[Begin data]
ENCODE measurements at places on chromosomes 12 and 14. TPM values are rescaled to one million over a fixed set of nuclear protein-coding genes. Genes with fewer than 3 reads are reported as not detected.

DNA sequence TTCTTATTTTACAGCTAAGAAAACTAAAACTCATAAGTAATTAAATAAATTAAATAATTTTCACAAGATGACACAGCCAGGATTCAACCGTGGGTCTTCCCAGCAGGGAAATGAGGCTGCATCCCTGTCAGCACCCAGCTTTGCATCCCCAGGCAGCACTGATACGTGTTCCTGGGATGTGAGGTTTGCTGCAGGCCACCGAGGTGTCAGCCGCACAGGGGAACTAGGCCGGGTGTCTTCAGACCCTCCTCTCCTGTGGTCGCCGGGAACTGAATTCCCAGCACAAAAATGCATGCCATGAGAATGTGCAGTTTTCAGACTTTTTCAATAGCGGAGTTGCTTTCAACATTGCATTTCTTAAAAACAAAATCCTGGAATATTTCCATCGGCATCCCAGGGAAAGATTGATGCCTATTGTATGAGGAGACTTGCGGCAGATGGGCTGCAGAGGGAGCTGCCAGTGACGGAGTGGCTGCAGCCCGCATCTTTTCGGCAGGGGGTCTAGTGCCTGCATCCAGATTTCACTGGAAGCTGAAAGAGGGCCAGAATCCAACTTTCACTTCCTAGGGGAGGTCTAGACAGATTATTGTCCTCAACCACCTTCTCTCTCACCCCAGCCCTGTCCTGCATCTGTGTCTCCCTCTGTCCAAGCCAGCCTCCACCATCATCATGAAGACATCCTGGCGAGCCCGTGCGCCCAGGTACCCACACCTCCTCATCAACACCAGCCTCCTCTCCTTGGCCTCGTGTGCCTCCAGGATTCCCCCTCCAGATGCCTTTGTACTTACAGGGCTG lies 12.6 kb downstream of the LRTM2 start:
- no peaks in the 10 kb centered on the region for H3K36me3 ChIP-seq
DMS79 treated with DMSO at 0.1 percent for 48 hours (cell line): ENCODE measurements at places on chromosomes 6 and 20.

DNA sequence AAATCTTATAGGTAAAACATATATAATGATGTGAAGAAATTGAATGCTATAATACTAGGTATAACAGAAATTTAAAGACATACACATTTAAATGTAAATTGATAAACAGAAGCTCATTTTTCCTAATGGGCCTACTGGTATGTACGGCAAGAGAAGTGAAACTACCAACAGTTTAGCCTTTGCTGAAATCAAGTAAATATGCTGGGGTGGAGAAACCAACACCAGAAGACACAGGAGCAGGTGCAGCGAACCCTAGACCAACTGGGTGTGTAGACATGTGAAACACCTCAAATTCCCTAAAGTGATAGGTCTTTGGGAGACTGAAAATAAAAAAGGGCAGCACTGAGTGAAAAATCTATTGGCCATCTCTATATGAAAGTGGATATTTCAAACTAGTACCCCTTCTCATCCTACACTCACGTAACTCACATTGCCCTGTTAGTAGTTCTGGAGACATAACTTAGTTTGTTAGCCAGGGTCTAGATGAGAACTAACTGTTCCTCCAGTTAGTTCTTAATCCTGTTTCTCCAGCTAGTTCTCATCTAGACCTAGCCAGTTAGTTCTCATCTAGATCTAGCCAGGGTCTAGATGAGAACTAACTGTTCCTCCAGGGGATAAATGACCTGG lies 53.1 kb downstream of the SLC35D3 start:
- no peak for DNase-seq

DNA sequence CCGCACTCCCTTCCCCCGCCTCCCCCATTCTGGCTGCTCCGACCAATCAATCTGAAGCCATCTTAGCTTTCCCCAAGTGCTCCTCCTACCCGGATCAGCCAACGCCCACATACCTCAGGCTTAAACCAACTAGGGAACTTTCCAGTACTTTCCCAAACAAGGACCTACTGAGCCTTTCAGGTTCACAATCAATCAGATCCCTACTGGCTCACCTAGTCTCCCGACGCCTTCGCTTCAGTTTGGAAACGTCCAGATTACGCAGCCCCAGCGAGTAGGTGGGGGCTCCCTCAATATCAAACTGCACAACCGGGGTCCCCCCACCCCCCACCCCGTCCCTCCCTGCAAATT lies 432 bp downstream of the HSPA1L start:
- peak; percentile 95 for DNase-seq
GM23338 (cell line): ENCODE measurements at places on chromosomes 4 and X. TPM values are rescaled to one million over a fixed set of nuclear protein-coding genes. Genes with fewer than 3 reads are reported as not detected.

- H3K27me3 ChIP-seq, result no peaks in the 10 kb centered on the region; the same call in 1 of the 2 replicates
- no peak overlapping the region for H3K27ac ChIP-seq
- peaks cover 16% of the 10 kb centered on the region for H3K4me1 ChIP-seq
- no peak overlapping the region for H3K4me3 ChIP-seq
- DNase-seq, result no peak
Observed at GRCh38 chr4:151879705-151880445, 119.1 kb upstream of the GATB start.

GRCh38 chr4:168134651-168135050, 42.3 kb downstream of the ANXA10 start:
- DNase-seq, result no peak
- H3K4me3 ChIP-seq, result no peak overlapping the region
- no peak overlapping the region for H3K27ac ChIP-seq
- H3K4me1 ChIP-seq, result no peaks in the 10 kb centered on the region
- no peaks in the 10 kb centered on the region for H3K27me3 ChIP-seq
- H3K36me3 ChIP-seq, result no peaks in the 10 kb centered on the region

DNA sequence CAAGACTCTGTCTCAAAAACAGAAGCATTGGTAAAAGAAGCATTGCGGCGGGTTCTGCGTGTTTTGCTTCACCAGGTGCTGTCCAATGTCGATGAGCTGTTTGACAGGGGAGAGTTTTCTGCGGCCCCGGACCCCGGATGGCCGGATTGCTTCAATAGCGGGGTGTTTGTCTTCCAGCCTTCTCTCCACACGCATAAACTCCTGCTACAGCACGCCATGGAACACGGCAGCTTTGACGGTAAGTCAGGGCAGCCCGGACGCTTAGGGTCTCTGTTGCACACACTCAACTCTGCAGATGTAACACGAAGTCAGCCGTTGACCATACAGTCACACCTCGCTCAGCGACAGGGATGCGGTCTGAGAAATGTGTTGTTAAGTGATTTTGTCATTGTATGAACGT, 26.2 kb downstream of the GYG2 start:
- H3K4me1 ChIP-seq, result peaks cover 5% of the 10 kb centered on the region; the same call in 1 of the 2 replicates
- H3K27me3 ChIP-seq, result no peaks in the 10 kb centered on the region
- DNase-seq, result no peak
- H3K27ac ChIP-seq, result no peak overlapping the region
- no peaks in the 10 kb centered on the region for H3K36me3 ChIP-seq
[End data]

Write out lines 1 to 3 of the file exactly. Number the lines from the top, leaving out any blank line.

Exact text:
ENCODE measurements at places on chromosomes 12 and 14. TPM values are rescaled to one million over a fixed set of nuclear protein-coding genes. Genes with fewer than 3 reads are reported as not detected.

DNA sequence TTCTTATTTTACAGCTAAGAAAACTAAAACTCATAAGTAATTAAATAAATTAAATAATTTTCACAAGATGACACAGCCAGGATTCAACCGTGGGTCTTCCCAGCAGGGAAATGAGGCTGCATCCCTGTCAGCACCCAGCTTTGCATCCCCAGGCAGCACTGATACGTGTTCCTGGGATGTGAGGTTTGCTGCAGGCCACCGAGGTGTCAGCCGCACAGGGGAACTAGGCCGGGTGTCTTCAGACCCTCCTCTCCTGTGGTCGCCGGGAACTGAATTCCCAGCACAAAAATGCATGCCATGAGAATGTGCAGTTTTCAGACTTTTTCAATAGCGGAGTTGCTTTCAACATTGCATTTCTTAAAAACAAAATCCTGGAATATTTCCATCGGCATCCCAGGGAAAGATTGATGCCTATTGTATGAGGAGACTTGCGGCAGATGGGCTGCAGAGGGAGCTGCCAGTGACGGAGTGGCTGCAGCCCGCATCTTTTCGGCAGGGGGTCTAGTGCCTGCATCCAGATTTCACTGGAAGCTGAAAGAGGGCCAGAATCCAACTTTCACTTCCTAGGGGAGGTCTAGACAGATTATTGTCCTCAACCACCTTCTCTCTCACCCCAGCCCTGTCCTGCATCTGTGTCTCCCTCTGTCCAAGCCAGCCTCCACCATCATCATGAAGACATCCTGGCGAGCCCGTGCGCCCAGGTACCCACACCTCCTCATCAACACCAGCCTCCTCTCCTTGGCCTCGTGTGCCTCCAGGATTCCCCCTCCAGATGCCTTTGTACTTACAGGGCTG lies 12.6 kb downstream of the LRTM2 start:
- no peaks in the 10 kb centered on the region for H3K36me3 ChIP-seq